Talk about wish fulfillment.
Last Friday, I whined about being late to the Durand Jones & The Indications party, and how it meant I likely wouldn’t get my hands on a copy of the group’s self-titled debut album, which was pressed in relatively small numbers.
BK Music to the rescue.
They just got in an incredible haul of used vinyl, and to get the word out, they did something that I’m seeing more and more — they posted a short video of disembodied hands flipping through the albums. I saw Durand Jones was in there, blacked out, and when I came to, I was listening to it on my turntable. Feeling very lucky right now.
Quick, related side note: A coworker once told me about how her daughter was hooked on these YouTube videos in which disembodied hands (OK, so there really are bodies attached, you just can’t see them) open up plastic or paper mache eggs and show what’s inside. Toys, candy, whatever. Depending on how your brain’s reward system is wired, you’re probably either saying to yourself “What’s the big deal?” or “I TOTALLY GET IT.”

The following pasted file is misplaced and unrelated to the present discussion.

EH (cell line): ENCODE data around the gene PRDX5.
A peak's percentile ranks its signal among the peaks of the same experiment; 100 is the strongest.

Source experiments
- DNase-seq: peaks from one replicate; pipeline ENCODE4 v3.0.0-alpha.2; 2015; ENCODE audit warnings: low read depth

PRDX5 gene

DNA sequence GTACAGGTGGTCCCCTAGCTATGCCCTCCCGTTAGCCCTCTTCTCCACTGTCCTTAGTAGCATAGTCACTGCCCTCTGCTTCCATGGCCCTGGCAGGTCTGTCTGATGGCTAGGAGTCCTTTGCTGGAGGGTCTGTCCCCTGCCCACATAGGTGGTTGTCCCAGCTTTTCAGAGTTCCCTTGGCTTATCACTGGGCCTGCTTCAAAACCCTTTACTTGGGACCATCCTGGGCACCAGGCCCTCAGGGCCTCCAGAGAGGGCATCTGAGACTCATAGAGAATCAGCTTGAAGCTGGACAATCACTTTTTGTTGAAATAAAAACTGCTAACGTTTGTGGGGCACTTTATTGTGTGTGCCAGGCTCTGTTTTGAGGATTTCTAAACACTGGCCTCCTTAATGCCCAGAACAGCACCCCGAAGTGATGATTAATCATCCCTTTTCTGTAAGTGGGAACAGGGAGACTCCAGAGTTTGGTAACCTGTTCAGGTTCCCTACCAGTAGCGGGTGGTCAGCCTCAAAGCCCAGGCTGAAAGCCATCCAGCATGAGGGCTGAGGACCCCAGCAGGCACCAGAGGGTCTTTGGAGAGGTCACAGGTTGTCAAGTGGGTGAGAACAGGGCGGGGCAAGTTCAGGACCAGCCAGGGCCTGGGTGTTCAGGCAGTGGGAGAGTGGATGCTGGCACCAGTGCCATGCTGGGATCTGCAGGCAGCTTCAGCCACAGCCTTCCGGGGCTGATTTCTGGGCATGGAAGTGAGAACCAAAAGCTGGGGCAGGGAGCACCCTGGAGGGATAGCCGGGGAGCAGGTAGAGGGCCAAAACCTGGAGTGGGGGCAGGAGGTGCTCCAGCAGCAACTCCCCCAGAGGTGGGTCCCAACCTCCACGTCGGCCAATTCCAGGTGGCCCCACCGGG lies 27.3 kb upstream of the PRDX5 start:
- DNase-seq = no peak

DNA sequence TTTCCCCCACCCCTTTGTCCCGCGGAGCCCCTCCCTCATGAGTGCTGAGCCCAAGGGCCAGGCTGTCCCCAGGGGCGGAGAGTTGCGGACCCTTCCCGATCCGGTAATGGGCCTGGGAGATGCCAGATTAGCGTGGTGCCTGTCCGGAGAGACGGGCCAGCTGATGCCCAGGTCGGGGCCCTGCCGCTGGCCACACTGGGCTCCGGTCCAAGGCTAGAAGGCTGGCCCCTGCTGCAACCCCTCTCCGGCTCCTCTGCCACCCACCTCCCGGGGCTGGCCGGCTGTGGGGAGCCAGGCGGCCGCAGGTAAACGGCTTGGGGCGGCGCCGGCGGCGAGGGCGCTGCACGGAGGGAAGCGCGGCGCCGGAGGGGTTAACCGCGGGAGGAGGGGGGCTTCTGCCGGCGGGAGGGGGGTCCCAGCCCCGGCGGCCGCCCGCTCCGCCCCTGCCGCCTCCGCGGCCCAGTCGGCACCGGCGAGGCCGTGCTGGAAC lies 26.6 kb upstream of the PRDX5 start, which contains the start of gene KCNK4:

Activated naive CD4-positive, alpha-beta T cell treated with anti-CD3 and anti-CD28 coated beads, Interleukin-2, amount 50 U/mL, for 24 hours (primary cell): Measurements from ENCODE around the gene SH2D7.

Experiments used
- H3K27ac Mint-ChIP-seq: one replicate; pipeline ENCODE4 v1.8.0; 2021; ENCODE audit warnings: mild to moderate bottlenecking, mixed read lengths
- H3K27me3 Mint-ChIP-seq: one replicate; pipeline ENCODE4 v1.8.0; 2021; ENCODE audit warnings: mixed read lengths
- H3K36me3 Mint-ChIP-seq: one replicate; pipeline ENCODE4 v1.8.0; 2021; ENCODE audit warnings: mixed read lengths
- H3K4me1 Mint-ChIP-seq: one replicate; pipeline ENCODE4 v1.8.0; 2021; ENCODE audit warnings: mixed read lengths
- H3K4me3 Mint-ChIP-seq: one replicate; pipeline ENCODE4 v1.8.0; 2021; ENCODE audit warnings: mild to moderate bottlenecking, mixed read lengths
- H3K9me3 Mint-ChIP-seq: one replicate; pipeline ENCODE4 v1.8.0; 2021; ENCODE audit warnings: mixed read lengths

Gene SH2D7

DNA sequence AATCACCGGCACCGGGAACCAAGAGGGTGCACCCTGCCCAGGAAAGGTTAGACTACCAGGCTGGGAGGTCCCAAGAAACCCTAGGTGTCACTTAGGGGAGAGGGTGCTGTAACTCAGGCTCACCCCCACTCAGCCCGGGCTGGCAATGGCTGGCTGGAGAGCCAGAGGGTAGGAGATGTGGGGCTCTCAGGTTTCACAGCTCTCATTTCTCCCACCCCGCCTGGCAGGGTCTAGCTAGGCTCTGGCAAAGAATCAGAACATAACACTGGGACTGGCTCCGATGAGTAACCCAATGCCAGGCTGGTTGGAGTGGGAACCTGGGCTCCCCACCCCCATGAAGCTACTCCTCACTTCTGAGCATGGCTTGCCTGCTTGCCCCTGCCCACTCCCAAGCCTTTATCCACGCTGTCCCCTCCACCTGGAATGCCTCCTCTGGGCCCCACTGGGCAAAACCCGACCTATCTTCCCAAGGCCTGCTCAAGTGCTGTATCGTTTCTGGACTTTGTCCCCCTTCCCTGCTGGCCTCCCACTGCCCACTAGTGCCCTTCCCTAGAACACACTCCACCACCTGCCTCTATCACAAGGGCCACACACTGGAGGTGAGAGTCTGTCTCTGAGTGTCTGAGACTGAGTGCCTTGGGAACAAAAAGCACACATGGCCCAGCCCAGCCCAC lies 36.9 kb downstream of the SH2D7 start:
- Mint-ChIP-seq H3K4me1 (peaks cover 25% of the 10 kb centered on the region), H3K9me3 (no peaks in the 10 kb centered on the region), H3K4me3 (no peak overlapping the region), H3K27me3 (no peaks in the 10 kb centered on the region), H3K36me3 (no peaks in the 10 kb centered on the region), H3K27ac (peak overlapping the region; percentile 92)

And I totally get it, because I’m pretty sure those videos poke the exact same part of the brain that makes it so fun to flip through records. The element of surprise… the possibility that the next item could be the very thing you’re looking for… and experiencing that vicariously online is such a logical extension of that impulse. Not as great as being at the store to dig in person, but it’s still pretty great.
In summary, I have the brain of an addict, record stores everywhere should be doing this, and BK makes dreams come true.
Back to Durand Jones. This album cuts to the core of what I love most about soul music. It’s not about being polished or elaborate. Tons of legendary soul songs were recorded minutes after the band ran through them for the first time. It’s about the magic in the air when you do hit the record button — the emotion in the singer’s voice, the groove the band finds — and Jones & Co. have that magic in droves. See what you think: